Is there any truth to the idea of ‘no rub, no cone?’
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Eye rubbing is the root cause and the necessary ingredient of keratoconus
The “no rub, no cone” theory states that excessive eye rubbing is a necessary ingredient in the genesis of keratoconus, which is considered a traumatic condition. Current dogma states that keratoconus is a multifactorial condition whose mechanisms remain to be elucidated, and eye rubbing is considered as a simple risk factor. This is a major mistake from my point of view and an example of confusion between correlation and cause, although usually confusion occurs in the other direction (correlated factors are confused with causal mechanisms). It is important to reinterpret the medical literature and realize that repeated eye rubbing episodes exerted on the cornea, which precede by months or years the discovery of keratoconus, can inflict tissue trauma that alone can cause the corneal deformation and thinning characteristic of the disease.
Keratoconus is often given an inflammatory dimension. Indeed, inflammation is the possible source of irritation leading to reflex ocular friction but also the consequence of friction itself (simply rubbing the cornea for 30 seconds causes the release of many pro-inflammatory molecules and collagenases).
While a genetic condition is hardly able to explain the local and asymmetrical nature of keratoconus, a well-conducted interview with the patient can often link corneal involvement with the type and practice of eye rubbing. For example, in the case of a unilateral or asymmetrical case, patients almost always state there is rubbing exerted solely or preferably on the most affected side. Incidentally, we realized that there was a striking correlation between the affected side (excessively rubbed) and the sleeping position responsible for prolonged eye compression on the bedding or the forearm.
A prospective study conducted on a cohort of patients with keratoconus is underway at the Rothschild Foundation. In patients who stop rubbing (and incidentally change their sleeping position), we can observe the arrested progression of the disease. Unfortunately, and as expected, those who persevere with this behavior see the corneal deformity progress. These observations, which I will present at the CXL Experts’ Meeting, provide another striking confirmation for the veracity of the “no rub, no cone” theory and open up exciting prospects for noninvasive management of the condition. These results echo the call for a rethinking of the current definition of keratoconus and pave the way for a simple but effective way to stop the progression of or even eradicate the disease by a simple but effective maneuver: the total cessation of eye rubbing.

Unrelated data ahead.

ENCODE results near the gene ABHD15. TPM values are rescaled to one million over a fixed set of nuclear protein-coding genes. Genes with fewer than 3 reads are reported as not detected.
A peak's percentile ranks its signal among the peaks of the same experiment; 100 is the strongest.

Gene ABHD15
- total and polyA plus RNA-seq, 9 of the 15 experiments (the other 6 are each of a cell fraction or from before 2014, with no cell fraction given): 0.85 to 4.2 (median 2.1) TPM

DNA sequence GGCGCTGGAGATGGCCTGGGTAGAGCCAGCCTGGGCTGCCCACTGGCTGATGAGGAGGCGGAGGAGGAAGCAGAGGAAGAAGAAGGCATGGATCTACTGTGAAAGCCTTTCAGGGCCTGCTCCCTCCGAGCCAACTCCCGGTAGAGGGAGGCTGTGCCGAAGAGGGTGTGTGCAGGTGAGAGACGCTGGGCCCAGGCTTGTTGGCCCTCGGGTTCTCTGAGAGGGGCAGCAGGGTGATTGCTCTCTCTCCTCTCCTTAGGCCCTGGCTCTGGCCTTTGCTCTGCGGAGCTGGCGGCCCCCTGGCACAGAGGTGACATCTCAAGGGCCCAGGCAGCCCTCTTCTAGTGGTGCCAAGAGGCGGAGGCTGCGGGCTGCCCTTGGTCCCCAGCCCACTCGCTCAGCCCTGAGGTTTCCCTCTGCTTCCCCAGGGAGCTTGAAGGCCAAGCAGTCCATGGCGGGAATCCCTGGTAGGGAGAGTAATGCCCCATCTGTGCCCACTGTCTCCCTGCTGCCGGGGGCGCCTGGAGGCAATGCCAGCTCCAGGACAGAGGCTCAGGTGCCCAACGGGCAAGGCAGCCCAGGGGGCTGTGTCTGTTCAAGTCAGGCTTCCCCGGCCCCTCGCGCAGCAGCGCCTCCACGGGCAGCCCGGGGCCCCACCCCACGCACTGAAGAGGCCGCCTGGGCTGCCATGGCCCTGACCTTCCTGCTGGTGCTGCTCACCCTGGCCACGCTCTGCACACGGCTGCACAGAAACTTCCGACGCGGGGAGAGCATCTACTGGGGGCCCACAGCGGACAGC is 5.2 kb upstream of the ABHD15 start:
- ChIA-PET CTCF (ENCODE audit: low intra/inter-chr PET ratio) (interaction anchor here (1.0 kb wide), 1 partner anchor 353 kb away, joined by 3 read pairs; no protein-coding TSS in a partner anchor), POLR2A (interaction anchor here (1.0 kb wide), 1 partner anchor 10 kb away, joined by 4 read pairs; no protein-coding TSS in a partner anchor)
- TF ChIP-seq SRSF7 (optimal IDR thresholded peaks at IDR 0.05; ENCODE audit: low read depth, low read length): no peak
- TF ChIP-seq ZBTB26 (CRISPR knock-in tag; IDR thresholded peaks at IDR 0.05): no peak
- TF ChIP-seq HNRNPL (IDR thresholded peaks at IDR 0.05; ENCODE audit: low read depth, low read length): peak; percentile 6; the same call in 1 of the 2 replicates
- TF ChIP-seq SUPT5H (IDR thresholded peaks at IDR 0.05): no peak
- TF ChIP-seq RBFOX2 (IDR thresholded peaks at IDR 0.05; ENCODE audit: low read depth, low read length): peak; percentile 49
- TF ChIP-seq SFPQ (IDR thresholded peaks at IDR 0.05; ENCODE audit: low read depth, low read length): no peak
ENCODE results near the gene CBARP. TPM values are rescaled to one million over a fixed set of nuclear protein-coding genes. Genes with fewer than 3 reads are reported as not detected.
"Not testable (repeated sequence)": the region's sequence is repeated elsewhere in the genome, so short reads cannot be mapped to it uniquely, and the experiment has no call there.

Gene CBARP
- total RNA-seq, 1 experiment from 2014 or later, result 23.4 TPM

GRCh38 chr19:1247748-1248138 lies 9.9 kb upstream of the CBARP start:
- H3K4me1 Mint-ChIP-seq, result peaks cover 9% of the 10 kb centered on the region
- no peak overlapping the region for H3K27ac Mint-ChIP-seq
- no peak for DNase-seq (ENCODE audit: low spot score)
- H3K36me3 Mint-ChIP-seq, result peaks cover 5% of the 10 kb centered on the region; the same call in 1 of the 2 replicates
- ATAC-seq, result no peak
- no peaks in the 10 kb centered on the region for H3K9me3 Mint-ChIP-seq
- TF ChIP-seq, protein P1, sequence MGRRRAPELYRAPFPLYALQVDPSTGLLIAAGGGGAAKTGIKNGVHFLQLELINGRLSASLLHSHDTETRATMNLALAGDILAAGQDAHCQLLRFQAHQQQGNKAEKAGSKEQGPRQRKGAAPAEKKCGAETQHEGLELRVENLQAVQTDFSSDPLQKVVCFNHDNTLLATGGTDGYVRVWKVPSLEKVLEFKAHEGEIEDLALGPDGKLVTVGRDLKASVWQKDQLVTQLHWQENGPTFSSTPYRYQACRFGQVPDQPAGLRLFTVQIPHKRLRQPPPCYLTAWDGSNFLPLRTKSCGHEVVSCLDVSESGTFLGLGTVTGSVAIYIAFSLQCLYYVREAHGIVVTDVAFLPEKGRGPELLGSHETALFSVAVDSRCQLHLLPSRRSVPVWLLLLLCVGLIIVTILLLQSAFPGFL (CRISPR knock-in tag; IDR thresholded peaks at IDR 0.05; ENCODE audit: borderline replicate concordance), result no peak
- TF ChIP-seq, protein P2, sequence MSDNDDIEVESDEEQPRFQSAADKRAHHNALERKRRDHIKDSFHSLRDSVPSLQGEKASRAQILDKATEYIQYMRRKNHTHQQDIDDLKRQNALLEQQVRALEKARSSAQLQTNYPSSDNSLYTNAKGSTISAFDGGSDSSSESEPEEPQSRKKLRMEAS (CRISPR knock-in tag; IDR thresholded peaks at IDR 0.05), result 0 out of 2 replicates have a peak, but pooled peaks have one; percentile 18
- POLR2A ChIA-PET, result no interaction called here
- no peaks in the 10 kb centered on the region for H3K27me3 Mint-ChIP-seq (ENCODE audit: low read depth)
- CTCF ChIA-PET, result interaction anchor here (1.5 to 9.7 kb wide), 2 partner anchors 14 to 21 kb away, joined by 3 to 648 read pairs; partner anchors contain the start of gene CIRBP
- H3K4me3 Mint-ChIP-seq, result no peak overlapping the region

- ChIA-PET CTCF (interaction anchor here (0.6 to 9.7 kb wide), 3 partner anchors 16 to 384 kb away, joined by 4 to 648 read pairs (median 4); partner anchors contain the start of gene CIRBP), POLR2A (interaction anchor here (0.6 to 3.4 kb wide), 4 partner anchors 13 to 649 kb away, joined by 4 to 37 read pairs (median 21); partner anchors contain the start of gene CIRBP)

Damien Gatinel, MD, PhD, is from Rothschild Foundation, Paris. Disclosure: Gatinel reports no relevant financial disclosures.
Peer-reviewed evidence does not support eye rubbing is cause of keratoconus
We all agree that there is a relationship between eye rubbing and keratoconus. This fact is not controversial in the slightest, and this is why we take measures to stop patients from rubbing their eyes. As a clinician, I tell my patients to stop rubbing their eyes, and I send them to an allergist if needed.
However, stating that there is a causal relationship and using a slogan such as “no rub, no cone” is far from ideal: It must be substantiated by evidence. This slogan is an oversimplification and potentially dangerous because it may keep patients with active keratoconus from receiving the only treatment modality we know today — corneal cross-linking.
Eye rubbing is not the cause of keratoconus but rather a trigger. Once the trigger has activated the disease, and the disease is still in its early stages, it might indeed stop. However, there will be a “point of no return,” and once the state of keratoconus reaches this point, progression will continue with or without the stimulating trigger.
As a clinical researcher, I am trying to look at these issues factually, so I ask myself: What is known in the peer-reviewed literature? When searching for “cross-linking and keratoconus,” 1,206 publications emerge. This search includes publications such as Goodefrooij and colleagues’ paper showing that the number of keratoplasties in the Netherlands has decreased to half since the introduction of corneal cross-linking.
For “eye rubbing and keratoconus,” I found 119 publications, mostly case reports, case series and small population studies. When searching for peer-reviewed data showing that eye rubbing is the cause of keratoconus, no publications were found.
So, until there is clear, peer-reviewed evidence that stopping eye rubbing is all we need to stop keratoconus progression, I suggest that we follow what the published evidence tells us. I will change my opinion if proven wrong, but for now, I stand by my statement that stopping eye rubbing alone will not stop keratoconus progression in every case. In other words: “No rub, no cone — no way.”
Farhad Hafezi, MD, PhD, is from ELZA Institute, Zurich, Switzerland. Disclosure: Hafezi reports he is the named co-inventor on PCT applications CH2012/0000090 and PCT2014/CH000075 and is chief scientific officer at EMAGine SA, Switzerland.